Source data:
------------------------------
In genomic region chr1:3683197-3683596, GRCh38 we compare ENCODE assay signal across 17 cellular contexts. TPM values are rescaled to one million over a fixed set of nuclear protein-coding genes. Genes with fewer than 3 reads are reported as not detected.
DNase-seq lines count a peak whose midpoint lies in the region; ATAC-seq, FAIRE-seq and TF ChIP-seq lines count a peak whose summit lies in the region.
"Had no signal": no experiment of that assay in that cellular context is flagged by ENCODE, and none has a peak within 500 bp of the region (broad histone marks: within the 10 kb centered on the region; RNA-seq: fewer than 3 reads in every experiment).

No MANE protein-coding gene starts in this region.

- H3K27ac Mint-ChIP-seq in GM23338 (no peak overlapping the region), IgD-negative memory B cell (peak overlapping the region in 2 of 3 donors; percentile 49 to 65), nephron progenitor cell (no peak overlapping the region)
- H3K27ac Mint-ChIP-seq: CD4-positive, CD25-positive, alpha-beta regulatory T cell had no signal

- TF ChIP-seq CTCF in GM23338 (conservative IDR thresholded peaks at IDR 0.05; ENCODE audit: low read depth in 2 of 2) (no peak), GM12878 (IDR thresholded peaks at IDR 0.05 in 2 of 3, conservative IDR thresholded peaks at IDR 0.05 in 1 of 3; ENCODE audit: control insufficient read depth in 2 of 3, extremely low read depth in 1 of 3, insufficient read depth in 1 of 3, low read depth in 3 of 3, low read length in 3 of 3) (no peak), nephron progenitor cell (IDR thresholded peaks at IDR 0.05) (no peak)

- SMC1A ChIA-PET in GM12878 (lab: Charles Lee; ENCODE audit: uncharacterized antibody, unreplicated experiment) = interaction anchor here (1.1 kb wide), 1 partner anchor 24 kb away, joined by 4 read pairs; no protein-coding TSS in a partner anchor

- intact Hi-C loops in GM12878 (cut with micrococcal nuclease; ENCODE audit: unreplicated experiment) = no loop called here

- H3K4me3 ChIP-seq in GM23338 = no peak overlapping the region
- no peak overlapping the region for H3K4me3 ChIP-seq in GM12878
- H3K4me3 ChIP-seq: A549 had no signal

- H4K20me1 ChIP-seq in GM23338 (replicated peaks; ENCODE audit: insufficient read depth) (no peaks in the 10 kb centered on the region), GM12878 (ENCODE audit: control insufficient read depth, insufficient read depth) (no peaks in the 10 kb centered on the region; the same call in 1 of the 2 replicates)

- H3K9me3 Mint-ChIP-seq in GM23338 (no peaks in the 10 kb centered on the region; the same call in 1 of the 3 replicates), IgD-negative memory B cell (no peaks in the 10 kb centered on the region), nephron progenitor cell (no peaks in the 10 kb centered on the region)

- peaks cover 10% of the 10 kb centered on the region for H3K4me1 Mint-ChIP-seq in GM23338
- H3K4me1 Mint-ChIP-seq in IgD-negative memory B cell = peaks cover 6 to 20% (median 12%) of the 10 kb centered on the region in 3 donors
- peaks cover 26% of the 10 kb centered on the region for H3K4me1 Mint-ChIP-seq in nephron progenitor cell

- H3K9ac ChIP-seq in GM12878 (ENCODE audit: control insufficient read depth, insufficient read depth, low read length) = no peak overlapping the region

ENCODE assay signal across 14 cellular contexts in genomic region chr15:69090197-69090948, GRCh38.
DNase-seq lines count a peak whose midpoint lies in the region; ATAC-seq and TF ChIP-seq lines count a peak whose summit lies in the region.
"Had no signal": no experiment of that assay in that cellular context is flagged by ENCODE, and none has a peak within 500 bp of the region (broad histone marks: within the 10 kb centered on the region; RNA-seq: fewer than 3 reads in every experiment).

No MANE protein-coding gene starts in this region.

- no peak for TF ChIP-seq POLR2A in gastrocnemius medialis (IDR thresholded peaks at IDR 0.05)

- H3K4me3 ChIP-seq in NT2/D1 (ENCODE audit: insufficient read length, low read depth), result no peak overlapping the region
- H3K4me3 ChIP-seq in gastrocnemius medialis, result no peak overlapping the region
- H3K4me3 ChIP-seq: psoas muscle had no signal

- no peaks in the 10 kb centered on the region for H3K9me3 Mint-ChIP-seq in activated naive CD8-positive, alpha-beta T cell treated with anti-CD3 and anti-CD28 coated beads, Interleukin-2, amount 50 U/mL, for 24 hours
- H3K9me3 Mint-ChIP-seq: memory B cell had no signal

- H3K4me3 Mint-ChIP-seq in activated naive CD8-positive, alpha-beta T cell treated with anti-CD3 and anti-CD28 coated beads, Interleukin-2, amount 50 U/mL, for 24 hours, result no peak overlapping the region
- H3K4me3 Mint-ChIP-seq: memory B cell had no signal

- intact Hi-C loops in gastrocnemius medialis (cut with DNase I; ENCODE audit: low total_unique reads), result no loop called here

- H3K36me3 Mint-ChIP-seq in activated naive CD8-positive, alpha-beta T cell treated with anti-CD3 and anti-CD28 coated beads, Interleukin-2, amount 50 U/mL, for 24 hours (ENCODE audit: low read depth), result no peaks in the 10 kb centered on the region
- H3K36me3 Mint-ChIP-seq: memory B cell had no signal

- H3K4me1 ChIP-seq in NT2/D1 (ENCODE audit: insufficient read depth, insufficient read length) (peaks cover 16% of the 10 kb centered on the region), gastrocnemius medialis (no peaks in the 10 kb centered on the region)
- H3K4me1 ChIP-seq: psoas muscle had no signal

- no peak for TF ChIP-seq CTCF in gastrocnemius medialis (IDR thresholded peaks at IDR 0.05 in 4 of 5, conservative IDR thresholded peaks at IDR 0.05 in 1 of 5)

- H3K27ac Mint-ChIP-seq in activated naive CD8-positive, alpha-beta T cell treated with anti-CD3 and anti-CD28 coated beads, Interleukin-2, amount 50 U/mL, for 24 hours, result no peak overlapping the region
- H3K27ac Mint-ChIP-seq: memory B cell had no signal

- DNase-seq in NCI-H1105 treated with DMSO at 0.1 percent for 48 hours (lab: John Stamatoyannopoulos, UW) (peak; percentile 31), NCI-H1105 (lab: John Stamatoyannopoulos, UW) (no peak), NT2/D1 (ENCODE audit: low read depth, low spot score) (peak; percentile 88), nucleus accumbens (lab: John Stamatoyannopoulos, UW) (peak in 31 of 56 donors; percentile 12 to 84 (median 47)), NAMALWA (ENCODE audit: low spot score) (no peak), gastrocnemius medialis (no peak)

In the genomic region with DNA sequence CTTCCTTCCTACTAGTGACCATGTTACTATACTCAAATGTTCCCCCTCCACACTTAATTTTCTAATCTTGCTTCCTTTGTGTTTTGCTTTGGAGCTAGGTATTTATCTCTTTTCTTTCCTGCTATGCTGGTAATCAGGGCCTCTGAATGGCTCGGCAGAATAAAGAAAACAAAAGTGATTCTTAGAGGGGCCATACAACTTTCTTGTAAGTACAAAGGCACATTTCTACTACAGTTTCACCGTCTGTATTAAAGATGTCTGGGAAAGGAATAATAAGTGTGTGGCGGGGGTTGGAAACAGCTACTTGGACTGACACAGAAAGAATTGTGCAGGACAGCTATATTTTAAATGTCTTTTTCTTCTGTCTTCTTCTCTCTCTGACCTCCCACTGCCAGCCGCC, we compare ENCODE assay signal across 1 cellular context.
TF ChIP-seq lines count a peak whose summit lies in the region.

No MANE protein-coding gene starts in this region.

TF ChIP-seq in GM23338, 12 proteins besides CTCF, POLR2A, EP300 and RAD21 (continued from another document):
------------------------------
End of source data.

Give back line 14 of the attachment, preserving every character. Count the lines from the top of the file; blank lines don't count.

- H3K9me3 Mint-ChIP-seq in GM23338 (no peaks in the 10 kb centered on the region; the same call in 1 of the 3 replicates), IgD-negative memory B cell (no peaks in the 10 kb centered on the region), nephron progenitor cell (no peaks in the 10 kb centered on the region)